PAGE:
I Was a Weird Kid

“The best do the basics better” — Eric Frohardt

It was third grade when a teacher at a new school figured out that I might need glasses. On the way home from getting my first pair of glasses I read a billboard out loud from the back of the car. My two younger brothers (who couldn’t read yet) got very excited. We got ice-cream, they liked me, but the glasses where just another reason I was different.

Up to that point I had mostly kept to myself, in retrospect probably because I couldn’t see out past the length of my elbow. Now I could connect with the world, but ironically still socially isolated. Now I knew.

Awkward, geeky, lonely, I got lost in books and building plastic models. Then I joined a cadet corps, learned to march and shoot, earned my pilot’s license, forged my mother’s signature on a permission form and took her car for a weekend of parachuting. I spent a summer back-packing in Europe, went to school and learned to program. I built a meaningful career building things that mattered, raised a family, grew up, and fell in love again. It got better and kept getting better.

Always learning, always sharing

I’ve learned a lot over the last 35 years of being an adult, and I like sharing what I know. It’s why I’ve been a business coach the last nine years. It’s been amazing.  It’s a really cool virtuous circle. I learn from every client and apply many of those learnings to my life, then often share them with the next client.

And I’ve wanted to write a book since I was that geeky kid, but not just any book that anyone else could write. So when I heard “the best do the basics better“, it hit me: that’s the book! The speaker was talking about physical training and firearms instruction, but the same principle applies to many different things. You know, like being able to see the blackboard…that’s a basic requirement for learning. Or being able to see facial expressions and body language when making friends.

What are the “basics” of a successful and meaningful life? What are the simple things outstanding people do well in leadership? I started writing topics headings, and by the time I finished I had three books worth. And that was just from a work/business/entrepreneur perspective.

So here’s my ask:

What are the process, tools, tricks, routines, or habits do you rely on to make your life meaningful? Reduce friction in the daily grind? Be more effective? Do better? What works for you at the personal, leadership, or company level? What are the simple things that you’ve tried that didn’t work?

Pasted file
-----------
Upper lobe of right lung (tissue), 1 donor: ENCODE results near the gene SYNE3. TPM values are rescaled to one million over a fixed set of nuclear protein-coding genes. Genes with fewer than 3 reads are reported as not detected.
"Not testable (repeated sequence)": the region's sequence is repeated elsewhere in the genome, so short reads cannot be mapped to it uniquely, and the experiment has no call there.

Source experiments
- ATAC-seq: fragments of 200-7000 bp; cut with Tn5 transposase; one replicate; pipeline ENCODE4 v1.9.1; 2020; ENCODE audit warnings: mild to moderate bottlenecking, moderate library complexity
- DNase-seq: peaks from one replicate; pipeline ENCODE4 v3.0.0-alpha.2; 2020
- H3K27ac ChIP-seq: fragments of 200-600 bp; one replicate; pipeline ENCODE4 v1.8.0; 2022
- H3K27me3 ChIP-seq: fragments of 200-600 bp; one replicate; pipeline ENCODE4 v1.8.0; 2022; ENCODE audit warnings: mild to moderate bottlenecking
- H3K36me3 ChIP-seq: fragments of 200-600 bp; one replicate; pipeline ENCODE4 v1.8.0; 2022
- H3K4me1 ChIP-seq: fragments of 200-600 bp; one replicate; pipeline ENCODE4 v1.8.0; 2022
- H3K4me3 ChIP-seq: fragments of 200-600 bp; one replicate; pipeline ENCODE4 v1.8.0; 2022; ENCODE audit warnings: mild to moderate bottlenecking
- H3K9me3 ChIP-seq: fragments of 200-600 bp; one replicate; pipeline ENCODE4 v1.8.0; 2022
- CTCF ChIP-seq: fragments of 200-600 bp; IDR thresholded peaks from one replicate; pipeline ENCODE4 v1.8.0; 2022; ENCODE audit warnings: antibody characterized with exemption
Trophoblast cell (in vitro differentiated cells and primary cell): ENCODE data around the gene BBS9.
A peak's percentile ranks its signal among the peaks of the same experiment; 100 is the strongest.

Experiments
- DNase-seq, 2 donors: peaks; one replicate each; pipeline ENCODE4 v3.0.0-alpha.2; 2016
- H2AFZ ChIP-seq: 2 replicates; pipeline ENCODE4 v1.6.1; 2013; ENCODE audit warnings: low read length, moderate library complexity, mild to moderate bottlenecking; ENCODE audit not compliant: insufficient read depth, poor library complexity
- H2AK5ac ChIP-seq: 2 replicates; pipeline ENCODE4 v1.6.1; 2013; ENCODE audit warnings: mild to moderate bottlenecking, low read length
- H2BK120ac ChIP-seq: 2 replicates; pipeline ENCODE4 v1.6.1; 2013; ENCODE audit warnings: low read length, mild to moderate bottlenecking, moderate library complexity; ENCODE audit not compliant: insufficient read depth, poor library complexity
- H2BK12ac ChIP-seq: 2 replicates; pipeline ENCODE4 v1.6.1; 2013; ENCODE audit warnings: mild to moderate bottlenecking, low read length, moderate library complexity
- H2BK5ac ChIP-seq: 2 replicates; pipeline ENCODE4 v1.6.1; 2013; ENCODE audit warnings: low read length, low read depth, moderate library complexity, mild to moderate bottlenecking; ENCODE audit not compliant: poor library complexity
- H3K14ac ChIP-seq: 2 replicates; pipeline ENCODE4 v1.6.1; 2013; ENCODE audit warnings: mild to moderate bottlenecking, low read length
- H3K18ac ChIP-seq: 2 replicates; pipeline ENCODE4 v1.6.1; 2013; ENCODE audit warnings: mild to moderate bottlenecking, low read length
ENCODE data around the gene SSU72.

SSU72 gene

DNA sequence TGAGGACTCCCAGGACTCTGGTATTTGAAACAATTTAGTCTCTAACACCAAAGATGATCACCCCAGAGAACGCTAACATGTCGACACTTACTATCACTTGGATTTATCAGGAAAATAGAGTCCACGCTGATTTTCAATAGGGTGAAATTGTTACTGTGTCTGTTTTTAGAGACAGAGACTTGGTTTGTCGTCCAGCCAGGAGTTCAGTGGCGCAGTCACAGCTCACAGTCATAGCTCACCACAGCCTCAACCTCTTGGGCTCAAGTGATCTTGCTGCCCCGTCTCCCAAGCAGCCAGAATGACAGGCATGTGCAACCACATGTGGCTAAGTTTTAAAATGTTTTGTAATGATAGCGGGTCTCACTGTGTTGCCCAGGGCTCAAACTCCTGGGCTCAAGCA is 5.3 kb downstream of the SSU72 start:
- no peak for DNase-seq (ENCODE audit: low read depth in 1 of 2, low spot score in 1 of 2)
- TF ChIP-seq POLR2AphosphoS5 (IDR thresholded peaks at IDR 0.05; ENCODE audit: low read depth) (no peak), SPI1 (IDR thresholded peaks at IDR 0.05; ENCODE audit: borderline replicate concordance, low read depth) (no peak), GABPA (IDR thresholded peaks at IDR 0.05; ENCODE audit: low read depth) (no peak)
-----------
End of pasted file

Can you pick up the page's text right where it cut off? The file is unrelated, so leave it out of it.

Let me know either in the comments, or by email, or however you like. I look hearing from you all…and thank-you.

3 thoughts on “I Was a Weird Kid

  1. Making life meaningful …. ritual. Ritual for beginnings, endings, achievements, milestones. Ritual can come in strange form. Recently, my parents sold their home of 45 years and moved into a condo. They’re both ill, so I was responsible for getting the last of the stuff out before the new owners took possession. I could have called ‘Got Junk’. I went for a more lengthy but cathartic process, advertising everything for free on fb, kijiji, and in the local supermarket. I got to meet some weird and wacky people. Some known, most unknown. Some friendly, some rude. All had interesting stories around what they had planned for my parents’ leftovers. The most poignant comment came from a young Chinese immigrant who took half of my dad’s tools. Before he left, he turned to me and said, in broken English, “You tell your father, one carpenter life end, another carpenter life begin!” When I went around to touch each wall of the house for a final goodbye, I realized that my formal ritual of ‘ending’ had started three weeks prior, and the main ‘meat’ of it was those interactions with people as they helped me empty the property.

    Liked by 1 person

Leave a Reply

Fill in your details below or click an icon to log in:

WordPress.com Logo

You are commenting using your WordPress.com account. Log Out /  Change )

Google photo

You are commenting using your Google account. Log Out /  Change )

Twitter picture

You are commenting using your Twitter account. Log Out /  Change )

Facebook photo

You are commenting using your Facebook account. Log Out /  Change )

Connecting to %s